Schedule 3: Amendments of remaining provisions of the Companies Act 1985 relating to offences
1440. Section 1124 introduces Schedule 3, which contains amendments to certain provisions relating to offences which remain in Parts 14 and 15 of the 1985 Act.
1441. Many of these amendments are necessary due to the repeal by the Act of Schedule 24 to the 1985 Act. Schedule 24 set out the level of punishment for offences under the 1985 Act. The provisions in Parts 14 and 15 are amended so that the applicable punishments are now included alongside the description of the offence instead of in Schedule 24.
1442. Schedule 3 also makes amendments to the offences provisions remaining in Parts 14 and 15 of the 1985 Act to reflect the (non-textual) changes made to that Act by the Criminal Justice Act 2003. Section 282 of the Criminal Justice Act increases from 6 months to 12 months the maximum term of imprisonment to which a person is liable on summary conviction of an offence triable either way, and section 154(1) of that Act gives power to magistrates to impose a 12 month term of imprisonment. The increased penalties only apply in England and Wales; in Scotland and Northern Ireland the maximum term of imprisonment that may be imposed on summary conviction remains 6 months. When the Act received Royal Assent, neither section 282 nor section 154(1) of the Criminal Justice Act 2003 had come into force (which is the reason for the transitory provision in section 1131).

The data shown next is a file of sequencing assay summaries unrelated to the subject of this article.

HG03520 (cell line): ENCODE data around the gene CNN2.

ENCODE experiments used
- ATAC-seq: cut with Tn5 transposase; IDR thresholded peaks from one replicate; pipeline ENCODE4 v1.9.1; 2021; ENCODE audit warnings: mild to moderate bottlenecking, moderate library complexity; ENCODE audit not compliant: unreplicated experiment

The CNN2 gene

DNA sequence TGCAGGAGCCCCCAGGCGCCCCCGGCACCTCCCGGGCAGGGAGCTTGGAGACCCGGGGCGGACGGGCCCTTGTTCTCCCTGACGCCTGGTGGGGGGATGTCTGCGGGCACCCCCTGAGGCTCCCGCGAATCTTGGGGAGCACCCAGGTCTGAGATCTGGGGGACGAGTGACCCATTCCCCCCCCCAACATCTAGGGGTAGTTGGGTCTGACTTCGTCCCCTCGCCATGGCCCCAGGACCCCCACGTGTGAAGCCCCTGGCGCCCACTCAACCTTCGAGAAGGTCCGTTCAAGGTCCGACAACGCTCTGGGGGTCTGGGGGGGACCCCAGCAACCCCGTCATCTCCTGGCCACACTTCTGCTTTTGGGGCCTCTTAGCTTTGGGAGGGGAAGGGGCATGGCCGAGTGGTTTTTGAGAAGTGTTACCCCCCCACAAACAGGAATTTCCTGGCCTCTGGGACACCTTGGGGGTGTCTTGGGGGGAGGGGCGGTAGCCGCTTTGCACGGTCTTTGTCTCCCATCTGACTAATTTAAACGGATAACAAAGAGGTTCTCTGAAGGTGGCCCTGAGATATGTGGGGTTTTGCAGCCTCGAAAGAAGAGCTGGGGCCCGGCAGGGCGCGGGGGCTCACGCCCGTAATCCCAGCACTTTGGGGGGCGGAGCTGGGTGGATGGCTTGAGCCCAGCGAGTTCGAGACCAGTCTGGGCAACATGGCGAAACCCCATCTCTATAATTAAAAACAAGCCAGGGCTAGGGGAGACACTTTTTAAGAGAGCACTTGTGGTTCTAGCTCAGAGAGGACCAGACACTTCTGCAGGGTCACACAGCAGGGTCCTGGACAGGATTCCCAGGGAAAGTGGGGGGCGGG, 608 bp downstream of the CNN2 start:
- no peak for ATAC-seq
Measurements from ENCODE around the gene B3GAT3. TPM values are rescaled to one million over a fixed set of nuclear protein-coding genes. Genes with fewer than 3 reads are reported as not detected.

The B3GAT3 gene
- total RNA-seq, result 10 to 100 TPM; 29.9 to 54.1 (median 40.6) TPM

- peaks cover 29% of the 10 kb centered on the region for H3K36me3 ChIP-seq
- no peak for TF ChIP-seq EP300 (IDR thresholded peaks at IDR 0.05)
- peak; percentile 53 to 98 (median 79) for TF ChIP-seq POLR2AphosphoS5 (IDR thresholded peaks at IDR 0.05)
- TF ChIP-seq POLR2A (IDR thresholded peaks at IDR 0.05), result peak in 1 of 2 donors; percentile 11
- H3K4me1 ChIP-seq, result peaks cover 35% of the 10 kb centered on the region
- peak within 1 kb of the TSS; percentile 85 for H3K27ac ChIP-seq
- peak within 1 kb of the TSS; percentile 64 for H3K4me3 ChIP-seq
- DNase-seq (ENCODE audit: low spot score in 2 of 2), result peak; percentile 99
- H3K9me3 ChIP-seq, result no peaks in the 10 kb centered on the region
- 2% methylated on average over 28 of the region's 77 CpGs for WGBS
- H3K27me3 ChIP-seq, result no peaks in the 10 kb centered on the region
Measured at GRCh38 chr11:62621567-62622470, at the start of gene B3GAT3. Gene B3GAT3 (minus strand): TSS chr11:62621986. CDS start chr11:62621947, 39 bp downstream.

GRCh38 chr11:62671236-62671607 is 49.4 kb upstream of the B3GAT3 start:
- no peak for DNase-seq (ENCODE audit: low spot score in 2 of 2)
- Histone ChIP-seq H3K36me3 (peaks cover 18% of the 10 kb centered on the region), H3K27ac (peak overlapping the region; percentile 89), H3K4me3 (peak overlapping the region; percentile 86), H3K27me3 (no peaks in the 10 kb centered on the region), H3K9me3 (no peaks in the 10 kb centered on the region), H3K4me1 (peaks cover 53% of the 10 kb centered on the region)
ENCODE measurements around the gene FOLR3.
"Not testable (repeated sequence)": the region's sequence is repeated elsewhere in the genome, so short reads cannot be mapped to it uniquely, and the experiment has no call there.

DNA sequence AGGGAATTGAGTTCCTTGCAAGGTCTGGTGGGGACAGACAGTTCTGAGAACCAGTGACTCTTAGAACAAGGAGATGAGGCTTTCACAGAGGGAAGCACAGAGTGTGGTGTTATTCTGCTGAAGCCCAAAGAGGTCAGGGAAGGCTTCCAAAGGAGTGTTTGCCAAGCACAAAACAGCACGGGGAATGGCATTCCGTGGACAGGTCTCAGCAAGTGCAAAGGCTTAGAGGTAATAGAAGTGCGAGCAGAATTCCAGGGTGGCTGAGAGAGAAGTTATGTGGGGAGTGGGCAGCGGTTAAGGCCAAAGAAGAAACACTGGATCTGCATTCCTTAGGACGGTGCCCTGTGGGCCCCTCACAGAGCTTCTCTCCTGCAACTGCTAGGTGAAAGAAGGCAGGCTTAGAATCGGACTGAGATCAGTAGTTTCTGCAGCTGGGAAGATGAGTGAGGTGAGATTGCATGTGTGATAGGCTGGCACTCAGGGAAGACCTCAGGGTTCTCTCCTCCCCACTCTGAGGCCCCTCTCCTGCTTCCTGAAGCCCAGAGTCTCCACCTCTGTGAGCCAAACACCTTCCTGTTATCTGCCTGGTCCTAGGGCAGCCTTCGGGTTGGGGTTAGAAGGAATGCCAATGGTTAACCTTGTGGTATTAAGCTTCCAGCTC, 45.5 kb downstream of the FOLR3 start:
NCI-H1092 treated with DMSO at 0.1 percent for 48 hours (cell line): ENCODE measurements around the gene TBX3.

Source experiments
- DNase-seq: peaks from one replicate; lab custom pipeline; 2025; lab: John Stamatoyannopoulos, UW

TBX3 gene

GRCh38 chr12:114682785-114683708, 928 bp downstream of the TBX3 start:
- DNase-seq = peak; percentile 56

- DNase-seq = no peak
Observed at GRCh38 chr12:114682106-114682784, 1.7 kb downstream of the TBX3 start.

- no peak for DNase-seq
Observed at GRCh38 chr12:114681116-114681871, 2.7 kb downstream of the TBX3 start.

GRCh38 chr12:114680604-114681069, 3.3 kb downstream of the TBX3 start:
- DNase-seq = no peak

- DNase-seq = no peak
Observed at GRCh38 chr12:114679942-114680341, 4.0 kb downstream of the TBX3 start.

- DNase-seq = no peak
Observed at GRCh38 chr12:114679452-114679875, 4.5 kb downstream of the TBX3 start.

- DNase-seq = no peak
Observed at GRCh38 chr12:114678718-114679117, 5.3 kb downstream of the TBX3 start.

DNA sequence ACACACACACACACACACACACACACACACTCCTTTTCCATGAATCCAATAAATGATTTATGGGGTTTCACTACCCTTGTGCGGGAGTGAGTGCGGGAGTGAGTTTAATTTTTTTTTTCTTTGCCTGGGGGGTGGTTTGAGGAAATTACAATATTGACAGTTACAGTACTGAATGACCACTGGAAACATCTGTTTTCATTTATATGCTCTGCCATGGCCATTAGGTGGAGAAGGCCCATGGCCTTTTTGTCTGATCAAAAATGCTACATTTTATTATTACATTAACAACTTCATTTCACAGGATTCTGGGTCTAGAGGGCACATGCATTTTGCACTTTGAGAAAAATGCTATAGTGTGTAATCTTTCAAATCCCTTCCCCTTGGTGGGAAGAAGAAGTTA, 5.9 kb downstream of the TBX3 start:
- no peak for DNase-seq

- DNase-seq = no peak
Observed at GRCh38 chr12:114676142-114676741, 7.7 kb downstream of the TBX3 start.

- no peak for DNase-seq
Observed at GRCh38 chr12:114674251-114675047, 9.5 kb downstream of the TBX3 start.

1443. A number of the amendments make reference to “the statutory maximum fine”. This was set at £5,000 at the time the Act received Royal Assent.
1444. Schedule 3 makes only one substantive change to the offence provisions in Parts 14 and 15. This is to include a daily default fine, of one-fiftieth of the statutory maximum, for continued contravention of section 444(3) (failure to provide information about interests in shares).
Section 1125: Meaning of “daily default fine”
1445. This section defines “daily default fine”. It replaces provision currently in section 730(4) of the 1985 Act.
Section 1126: Consents required for certain prosecutions
1446. This section provides that certain proceedings can only be brought with the consent of specified persons. It replaces section 732(1) and (2) of the 1985 Act.
Section 1127: Summary proceedings: venue